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Meditations on balance and the middle way

KeromeKerome Lovingness is the wayThe Continent Veteran

It seemed to me it would be good to spend a little time discussing balance and the middle way. For me this was one of the core lessons of Buddhism, with many applications. Almost everything with two extremes can be viewed from the point of view of balance or the middle way. It’s not just about asceticism versus hedonism, but about all the things where two opposites are not clearly beneficial or unbeneficial. It is not always equally easy to see, but for example ill-will and the effort to eliminate it is not part of the middle way, even though it can be said to have an opposite in good will.

For many other dualities, the middle way is a good method, and should be deployed judiciously. It is often in finding a good balance that both sides of an argument are learnt, and wisdom arises. It is life experience, real lived circumstance, that often shows us where the extremes of things are, and allows the middle way to flourish. These things are part of the examined life, if life is lived in unawareness, then the lessons are not learnt and we do not become wise.

Sometimes it is a good idea to spend time at the extremes. I have spent a lot of time resting over the last few years. That is an extreme, but it can be a beneficial extreme. I have also done some fairly extreme diets in order to lose weight, and that had a beneficial effect, for a while. So as with all things, knowing when to make exceptions is also a good thing.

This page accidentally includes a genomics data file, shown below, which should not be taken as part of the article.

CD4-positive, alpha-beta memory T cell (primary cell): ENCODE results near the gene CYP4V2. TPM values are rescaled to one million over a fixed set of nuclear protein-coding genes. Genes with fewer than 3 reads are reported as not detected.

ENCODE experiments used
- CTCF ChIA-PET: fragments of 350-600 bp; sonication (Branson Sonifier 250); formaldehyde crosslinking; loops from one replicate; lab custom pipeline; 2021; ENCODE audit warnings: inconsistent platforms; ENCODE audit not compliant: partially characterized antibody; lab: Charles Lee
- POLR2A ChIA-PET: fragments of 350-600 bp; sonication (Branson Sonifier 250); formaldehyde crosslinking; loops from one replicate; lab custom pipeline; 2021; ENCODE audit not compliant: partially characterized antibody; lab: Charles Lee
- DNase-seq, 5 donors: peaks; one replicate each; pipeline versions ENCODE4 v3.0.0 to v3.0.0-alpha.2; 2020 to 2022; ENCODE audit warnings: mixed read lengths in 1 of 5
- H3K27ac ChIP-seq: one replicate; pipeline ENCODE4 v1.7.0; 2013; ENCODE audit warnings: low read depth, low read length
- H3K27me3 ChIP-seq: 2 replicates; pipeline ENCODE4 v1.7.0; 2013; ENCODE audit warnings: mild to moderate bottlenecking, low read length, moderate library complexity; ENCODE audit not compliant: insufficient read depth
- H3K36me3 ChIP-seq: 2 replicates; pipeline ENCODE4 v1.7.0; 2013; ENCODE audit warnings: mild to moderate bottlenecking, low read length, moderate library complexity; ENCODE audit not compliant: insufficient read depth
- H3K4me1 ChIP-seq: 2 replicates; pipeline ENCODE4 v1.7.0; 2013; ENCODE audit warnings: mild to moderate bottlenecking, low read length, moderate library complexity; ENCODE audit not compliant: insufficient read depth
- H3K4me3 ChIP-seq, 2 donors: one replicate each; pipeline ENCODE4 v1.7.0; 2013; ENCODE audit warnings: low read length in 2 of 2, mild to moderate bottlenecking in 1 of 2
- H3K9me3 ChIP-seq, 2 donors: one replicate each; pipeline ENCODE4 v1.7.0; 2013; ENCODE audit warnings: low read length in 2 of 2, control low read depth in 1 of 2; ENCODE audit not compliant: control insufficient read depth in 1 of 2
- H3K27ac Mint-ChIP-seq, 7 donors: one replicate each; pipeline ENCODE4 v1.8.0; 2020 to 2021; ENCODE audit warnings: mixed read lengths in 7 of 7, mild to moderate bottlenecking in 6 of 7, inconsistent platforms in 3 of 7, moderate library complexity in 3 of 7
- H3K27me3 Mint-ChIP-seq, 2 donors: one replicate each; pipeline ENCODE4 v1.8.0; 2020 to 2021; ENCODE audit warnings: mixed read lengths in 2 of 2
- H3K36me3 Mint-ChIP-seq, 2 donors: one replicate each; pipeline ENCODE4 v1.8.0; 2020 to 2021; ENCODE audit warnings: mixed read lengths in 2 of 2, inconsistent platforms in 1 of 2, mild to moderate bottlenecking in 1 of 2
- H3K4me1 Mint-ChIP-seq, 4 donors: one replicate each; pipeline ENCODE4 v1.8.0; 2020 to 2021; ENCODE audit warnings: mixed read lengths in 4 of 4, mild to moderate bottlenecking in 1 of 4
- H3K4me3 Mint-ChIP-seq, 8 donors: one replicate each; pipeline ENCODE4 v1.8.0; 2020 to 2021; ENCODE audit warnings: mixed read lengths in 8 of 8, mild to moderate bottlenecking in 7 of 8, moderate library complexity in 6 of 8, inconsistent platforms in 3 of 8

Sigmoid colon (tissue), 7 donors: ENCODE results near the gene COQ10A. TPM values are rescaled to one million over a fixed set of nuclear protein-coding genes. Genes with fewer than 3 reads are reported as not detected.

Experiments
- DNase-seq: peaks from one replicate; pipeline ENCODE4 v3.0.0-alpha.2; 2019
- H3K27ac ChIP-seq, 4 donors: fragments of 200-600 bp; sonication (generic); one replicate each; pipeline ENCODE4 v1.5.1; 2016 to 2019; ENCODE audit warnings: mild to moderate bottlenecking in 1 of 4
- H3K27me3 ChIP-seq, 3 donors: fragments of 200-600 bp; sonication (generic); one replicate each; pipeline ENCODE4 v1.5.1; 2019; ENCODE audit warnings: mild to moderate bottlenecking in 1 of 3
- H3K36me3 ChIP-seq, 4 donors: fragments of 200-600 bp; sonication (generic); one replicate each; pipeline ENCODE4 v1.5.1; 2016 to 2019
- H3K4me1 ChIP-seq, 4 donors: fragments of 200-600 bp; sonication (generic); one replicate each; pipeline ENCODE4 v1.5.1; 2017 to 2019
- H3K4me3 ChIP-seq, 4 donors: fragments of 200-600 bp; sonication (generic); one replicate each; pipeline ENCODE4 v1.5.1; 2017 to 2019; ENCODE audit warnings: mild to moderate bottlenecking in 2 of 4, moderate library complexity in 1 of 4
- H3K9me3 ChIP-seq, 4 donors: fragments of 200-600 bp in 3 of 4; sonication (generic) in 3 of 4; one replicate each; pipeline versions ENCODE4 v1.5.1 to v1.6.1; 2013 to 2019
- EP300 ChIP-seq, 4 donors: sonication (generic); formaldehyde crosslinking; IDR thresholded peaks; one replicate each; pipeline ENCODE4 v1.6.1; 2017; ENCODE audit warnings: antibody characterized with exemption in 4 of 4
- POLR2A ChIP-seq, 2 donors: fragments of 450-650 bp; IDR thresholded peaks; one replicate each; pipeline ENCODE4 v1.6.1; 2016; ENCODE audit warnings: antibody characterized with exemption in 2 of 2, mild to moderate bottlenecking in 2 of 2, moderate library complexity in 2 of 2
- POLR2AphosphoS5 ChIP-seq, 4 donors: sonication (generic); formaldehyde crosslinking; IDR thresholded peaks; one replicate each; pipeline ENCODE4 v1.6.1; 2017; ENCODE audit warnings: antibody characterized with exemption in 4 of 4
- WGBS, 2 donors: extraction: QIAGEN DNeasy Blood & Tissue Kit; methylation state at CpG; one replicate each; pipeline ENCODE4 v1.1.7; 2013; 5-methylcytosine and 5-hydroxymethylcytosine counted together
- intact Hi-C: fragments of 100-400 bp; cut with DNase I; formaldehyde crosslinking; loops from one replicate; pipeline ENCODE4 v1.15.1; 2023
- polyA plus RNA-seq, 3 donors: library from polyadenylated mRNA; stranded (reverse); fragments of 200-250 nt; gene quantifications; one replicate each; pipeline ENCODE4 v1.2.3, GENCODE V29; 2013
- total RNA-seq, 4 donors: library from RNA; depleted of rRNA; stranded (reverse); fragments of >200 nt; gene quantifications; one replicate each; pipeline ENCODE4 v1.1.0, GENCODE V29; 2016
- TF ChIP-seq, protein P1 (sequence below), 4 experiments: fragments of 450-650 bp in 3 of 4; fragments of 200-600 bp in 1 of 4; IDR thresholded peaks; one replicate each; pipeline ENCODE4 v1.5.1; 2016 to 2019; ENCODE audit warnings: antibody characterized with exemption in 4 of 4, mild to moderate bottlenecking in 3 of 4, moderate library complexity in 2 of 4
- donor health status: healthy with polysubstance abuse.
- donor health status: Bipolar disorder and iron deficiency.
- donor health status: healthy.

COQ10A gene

lobsterFosdickBunksShoshin1JohnCobbDavid

Comments

  • KeromeKerome Lovingness is the way The Continent Veteran

    There are a number of things that are not good bedfellows with the middle way, including impulsiveness, excessive doubt, and lack of concentration. These things make one approach life in a wishy-washy way which means one is inconstant and has a hard time learning. I notice it in myself when I’m either too tired or buzzing with energy, I make poorer decisions.

    lobster
  • KeromeKerome Lovingness is the way The Continent Veteran

    I always thought the story of Buddha’s discovery of the middle way was beautiful. In a way his whole life led up to that moment. In his youth he spent time pampered in palaces with beautiful girls and musicians, taking in the heights of hedonism. But it was only after he endured extremes of asceticism and came near death from starvation, that he allowed a girl with a bowl of rice porridge to feed him, and that he realised the middle way.

    Balance is a slightly different but related concept, also having to do with the middle and counterpoints. But things can be asymmetrical and still be in balance, which is an aspect of truth that is missing from the middle way. So it’s useful to keep in one’s considerations.

    One thing that deserves special mention relating to Buddhism’s teaching is the middle way and sexuality. Certainly the monks’ approach of celibacy is not very conducive to the middle way, and often lay Buddhists are very gentle people who do not always express their sexuality. In the west sexuality is often expressed with a measure of boldness, although we do not usually go to the extremes of sex workers. So if you look at those extremes, the monk and the prostitute, a healthy, zesty sexuality must lie in between somewhere.

    lobster
  • KeromeKerome Lovingness is the way The Continent Veteran

    In general I think that the monastic approach is one of a number of extremes. It is extreme with regard to food, extreme with regard to discipline, extreme with regard to possessions, extreme with regard to family, extreme with regard to sex, extreme with regard to renouncing the world.

    lobster
  • lobsterlobster Veteran

    Meditations on balance and the middle way

    Good monks and nuns are extremely balanced. They are extreme in their capacity to moderate themselves and wear away others extremities. Us ex-cultists, muggles, half hearted dabblers and muddled beings, not so much so …

    and now back to thinking as meditation

  • pegembarapegembara Veteran
    edited June 15

    By and large, this world is supported by a polarity, that of right and wrong, black and white, good and evil, democracy and totalitarianism.

    Here is something to meditate or contemplate on -